Record levels of child hunger reported in Horn of Africa
Anti-poverty group Action Against Hunger sounds the alarm over drought-stricken and war-torn Somalia
The international charity Action Against Hunger has reported the highest level of severe child malnutrition in Somalia since it began work in the country three decades ago. The organization pointed to a 55% increase in admissions to the centers it operates in the country from January to April of this year, compared to the same period of 2021, in its Friday press release, urging governments to do more to fund humanitarian efforts in the impoverished and war-torn African nation.
The organization blames skyrocketing food prices, an unprecedented drought, and civil war for the rise in hunger. “High food prices and limited access to clean water have led to increases in severe malnutrition and alarming outbreaks of deadly water-borne diseases like cholera,” said Ahmed Khalif, Action Against Hunger country director in Somalia.
He voiced "deep concern about the potential impact of increasing hunger on peace and stability in Somalia."
"We don't have enough funds, medicines, or beds for everyone in need," Khalif said.
The report concluded that only 15 percent of Somalia’s humanitarian funding needs have been met this year, based on UN data, and called for increased and more flexible funding, along with unimpeded humanitarian access.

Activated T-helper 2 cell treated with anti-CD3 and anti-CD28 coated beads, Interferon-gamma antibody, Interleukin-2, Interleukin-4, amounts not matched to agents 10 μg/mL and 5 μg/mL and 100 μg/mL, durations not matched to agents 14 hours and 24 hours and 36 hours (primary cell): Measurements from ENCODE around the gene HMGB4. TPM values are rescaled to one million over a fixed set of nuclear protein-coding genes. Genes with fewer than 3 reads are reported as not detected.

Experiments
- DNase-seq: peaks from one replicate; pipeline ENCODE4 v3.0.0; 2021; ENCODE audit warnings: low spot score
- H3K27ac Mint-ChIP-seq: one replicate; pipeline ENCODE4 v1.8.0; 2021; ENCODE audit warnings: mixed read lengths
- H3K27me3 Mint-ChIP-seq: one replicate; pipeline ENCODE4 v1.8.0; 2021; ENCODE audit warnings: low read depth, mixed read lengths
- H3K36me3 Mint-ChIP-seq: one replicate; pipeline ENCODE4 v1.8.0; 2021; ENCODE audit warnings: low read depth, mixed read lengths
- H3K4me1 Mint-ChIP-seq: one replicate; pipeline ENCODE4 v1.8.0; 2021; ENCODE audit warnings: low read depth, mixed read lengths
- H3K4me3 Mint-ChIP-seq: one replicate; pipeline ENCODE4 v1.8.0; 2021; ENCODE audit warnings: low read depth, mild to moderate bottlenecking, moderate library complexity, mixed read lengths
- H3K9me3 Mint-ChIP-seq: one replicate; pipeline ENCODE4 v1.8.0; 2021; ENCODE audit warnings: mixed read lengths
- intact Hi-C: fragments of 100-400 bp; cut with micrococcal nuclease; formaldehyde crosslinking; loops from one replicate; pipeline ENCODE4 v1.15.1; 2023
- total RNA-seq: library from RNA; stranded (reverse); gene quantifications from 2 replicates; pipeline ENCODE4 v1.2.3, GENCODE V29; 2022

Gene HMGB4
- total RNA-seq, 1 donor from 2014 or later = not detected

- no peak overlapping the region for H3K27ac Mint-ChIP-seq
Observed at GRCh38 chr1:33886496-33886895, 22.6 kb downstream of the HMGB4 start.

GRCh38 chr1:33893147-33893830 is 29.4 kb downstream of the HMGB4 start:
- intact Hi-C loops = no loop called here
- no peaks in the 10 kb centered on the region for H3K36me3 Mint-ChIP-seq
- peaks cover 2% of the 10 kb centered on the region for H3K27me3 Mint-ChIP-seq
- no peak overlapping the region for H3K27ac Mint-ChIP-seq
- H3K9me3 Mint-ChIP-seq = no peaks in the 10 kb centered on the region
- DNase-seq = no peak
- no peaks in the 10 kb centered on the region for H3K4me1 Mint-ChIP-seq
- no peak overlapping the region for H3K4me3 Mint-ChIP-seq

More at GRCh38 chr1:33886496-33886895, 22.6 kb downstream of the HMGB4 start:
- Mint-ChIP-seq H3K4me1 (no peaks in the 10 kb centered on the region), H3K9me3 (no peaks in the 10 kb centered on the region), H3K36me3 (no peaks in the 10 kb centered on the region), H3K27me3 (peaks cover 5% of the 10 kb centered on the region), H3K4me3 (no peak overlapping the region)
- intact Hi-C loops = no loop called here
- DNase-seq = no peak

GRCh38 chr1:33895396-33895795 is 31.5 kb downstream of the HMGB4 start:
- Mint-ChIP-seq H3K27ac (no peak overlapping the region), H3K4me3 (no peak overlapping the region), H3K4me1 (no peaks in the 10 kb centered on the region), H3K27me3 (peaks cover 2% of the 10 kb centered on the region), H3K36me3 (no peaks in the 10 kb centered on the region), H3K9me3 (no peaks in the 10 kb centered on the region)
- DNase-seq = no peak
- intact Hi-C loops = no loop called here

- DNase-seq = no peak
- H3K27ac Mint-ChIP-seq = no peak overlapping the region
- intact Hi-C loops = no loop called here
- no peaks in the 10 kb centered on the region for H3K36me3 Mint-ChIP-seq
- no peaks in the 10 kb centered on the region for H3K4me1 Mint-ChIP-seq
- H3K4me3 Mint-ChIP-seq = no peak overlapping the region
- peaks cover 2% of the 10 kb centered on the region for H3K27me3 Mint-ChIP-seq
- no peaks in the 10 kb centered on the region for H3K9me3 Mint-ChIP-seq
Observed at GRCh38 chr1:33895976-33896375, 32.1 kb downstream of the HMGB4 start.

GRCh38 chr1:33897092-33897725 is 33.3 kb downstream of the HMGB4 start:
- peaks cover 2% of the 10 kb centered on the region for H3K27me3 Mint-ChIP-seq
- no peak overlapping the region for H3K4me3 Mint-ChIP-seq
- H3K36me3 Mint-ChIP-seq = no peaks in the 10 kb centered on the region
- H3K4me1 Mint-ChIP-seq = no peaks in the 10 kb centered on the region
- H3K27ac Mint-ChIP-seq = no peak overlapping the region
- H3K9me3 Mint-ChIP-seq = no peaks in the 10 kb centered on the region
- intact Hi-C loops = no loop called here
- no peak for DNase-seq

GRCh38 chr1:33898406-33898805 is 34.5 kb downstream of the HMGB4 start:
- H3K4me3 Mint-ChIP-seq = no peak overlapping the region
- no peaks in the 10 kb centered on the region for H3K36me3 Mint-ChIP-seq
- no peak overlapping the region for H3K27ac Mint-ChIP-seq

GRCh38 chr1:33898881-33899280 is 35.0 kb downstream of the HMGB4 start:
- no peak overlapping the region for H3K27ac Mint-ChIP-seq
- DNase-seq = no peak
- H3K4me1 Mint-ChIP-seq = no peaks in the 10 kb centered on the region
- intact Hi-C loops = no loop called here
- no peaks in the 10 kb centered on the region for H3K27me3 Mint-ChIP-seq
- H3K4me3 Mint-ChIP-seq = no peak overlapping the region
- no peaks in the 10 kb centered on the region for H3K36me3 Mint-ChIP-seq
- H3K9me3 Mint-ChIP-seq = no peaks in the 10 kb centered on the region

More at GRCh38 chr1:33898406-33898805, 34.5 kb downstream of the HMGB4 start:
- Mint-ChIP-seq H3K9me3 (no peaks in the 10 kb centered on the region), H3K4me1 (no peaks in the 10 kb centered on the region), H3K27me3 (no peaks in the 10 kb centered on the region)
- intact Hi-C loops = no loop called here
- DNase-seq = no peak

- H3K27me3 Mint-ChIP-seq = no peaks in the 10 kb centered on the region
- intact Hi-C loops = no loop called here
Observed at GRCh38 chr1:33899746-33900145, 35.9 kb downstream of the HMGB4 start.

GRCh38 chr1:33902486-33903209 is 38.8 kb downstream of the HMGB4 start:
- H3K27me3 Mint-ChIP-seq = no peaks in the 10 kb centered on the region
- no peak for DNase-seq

Action Against Hunger reports that along with a doubling of fuel prices, the conflict in Ukraine has impacted the price of food.
For example, the conflict threatens the supply of Ready-to-Use Therapeutic Foods (RUTF), a type of peanut paste that treats malnourished children back to full health in just six weeks. The report cites Unicef's prediction that RUTF prices could increase by 16% over the next half a year as the prices for transportation and ingredients used to make it (oil, peanuts and sugar) continue to rise.
Action Against Hunger estimates that 6.8 million children are suffering from acute malnutrition in the Horn of Africa, a region that also includes Ethiopia and Kenya. According to estimates published Wednesday by international charities Oxfam and Save the Children, 23 million people across the three nations suffer extreme hunger, and “one person is likely dying of hunger every 48 seconds,” Oxfam said in a press statement.
Action Against Hunger says it has worked in Somalia since 1992 and currently operates 51 treatment centers across the country. It describes its work as “preventing and treating hunger, improving water and sanitation, and strengthening health systems.”
Unprecedented drought has killed up to 30% of Somalia’s livestock since 2021.
Somalia collapsed into civil war in 1991, as clans that overthrew the military government of General Mohamed Siad Barre fell out with each other. The initial US intervention aiming to protect UN peacekeepers resulted in a clash with one of the warring factions and the Battle of Mogadishu in October 1993. The US left Somalia in March 1995, only to return a decade later as part of the ‘war on terror’.
Al-Shabaab, which aims to remove the government and to impose Sharia rule on the country, frequently carries out bombings across the country.